While most of us wilt in the July heat, Austin, Texas-based artist Jeff Williams’ solo show at Grizzly Grizzly comes to life. In There is Not Anything which Returns to Nothing, rough materials pit themselves against their organic adversaries. Lemon juice takes an acid bite out of metal, water dissolves cement. Bio matter blooms new fur by the hour and the small gallery space has the pleasantly fetid reek of a hothouse. In each piece, building materials are given over to the inevitable—albeit here accelerated—passage of time.
Upon entering the Chinatown gallery, a rapid dripping sound draws our attention to the far right-hand corner of the room. Comprised of a recycled cellulose and cement adobe brick under a mechanical drip, “Erosion Fountain” is the only kinetic piece in the show and also the most proprietary. As the water drips onto the brick, its spray mists beyond the limits of the sculpture to create a damp ring that fans out from the corner. The bulk of the water dribbles over the brick, draining into a 5-gallon bucket complete with a submersible pump, which sucks up the liquid to start the cycle anew. The rhythm is hypnotic, although the action of the drip/pump distracts slightly from its purpose—the erosion of the brick itself.
While “Erosion Fountain” might be an immediate attention-grabber, it is Williams’ silent sculptures that pull the most precise punch. Blocking our entry into the rear half of the gallery stretches “Concrete Compression,” a plank of cast composite concrete anchored by a gallery pillar on either end. Prodded in the center by a zealously pumped hydraulic jack, its concrete surface bears hairline fractures traced in red marker. Just beyond this barrier sits a small, symmetrical sculpture. In “Rebar Corrosion,” four Plexiglas canisters rest atop a perfectly sized concrete plinth, their colored liquid contents alternately highlighting or obscuring the rebar poles at their core. The solution is cloudy, with sediment settling on the bottom and different oxidation reactions foaming or crystallizing at the top. Inside each earth-toned case, the rebar is variously assaulted by lemon juice (piss yellow), saltwater (rusty orange), vinegar (molasses-brown), and tap water (sickly green).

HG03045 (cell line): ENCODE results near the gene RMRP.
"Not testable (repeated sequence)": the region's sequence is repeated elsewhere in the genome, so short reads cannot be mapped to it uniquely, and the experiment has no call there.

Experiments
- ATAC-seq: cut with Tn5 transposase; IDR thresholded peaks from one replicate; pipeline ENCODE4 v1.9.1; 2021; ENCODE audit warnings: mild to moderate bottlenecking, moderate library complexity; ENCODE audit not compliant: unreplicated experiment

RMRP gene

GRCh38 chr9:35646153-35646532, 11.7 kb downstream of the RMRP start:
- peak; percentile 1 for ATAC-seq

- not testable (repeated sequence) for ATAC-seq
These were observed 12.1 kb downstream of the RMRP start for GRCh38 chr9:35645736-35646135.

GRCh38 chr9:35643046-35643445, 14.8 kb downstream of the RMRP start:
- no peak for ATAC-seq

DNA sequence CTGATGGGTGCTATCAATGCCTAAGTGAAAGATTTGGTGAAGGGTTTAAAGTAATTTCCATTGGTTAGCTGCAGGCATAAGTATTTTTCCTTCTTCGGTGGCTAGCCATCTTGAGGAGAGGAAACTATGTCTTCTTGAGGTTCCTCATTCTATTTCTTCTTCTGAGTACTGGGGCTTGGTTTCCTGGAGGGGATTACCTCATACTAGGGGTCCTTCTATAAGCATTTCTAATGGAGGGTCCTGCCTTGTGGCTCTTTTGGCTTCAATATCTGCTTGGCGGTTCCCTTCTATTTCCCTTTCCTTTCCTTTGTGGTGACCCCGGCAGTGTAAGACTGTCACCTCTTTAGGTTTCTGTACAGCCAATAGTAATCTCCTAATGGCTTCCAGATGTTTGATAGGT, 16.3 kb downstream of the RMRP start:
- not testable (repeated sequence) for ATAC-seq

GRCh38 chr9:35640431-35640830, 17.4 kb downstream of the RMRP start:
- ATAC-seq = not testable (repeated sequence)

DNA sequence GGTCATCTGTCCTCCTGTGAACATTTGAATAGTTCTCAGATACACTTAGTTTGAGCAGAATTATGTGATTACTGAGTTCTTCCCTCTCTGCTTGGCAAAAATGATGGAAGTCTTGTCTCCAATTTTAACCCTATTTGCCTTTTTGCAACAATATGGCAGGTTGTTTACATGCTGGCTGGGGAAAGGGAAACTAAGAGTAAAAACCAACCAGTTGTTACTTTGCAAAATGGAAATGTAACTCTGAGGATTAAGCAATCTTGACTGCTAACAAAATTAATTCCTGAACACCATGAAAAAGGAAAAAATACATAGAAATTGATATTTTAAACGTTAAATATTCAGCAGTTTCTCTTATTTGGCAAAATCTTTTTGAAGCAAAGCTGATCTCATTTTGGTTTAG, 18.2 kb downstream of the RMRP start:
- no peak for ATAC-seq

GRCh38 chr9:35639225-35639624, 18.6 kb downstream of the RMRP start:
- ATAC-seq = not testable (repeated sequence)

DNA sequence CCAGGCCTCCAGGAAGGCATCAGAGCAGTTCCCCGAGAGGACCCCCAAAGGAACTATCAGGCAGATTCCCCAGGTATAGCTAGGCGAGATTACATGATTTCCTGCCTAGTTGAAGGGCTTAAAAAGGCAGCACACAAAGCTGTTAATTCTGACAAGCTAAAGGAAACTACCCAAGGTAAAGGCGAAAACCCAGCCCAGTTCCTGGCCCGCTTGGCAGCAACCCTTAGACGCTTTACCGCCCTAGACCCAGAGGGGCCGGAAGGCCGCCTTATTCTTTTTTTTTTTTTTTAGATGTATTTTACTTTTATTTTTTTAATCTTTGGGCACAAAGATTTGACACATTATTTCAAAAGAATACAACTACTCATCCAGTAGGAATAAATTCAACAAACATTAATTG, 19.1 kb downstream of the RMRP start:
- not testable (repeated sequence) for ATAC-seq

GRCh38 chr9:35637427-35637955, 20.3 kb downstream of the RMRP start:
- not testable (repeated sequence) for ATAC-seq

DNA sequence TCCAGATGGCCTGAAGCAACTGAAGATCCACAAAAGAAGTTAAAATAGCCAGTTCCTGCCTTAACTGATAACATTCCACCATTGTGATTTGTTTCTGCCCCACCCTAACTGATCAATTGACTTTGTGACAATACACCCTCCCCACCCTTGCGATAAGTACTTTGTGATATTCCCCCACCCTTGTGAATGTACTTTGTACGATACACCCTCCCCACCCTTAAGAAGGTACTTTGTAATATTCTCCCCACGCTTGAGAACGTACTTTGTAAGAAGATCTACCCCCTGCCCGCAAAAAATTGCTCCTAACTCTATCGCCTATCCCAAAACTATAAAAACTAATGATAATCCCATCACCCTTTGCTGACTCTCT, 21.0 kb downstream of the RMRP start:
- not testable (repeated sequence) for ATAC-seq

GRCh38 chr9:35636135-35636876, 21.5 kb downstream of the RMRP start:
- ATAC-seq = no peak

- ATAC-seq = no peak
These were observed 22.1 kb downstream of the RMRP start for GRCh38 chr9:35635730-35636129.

The effect produced in both “Concrete Compression” and “Rebar Corrosion” is subtle, gradual and then alarming: You wonder when the provoked concrete might call it a day and snap in an angry ‘pop,” or wonder which toxic liquids are sealed behind a Plexi barrier no thicker than a user’s manual from Ikea. If you shy away from these objects out of anxiety, then you’re bound to get closer than ever a second later thanks to morbid curiosity.
Amidst all this dripping and cracking, one thing is not like the others. The photograph hanging on the right-hand wall presents a sterile sculpture of architectural samples traditionally used in model-making. At first, the photo has the effect of a before-and-after shot—a needless reminder that at one time, all the decaying materials in the gallery were once new. But, gradually, it grows more complex. Though vaguely familiar, we realize that the materials in the photograph are not the same as the objects in the gallery. In practice, Williams builds these models, photographs them and then disassembles them. Because they never outlive their photo shoot, these models serve as a temporal impossibility, a reminder that only photography can hold time at bay. In real life, everything is always already breaking down.
While water, pressure, gravity, saline and alkaline wear against common construction materials, the effect of the show is greater than an exercise of simple subtraction. As the title suggests, There is Not Anything which Returns to Nothing seems less about diminishment than transfiguration. The crackling concrete belies surprising flexibility; the rusted rebar glows darkly in its salt water bath. Prodded by Williams’ sculptures, we become acutely aware of our own bodies in thrall to time.
Through July 30. Grizzly Grizzly, 319 N. 11th St., Second Floor. grizzlygrizzly.com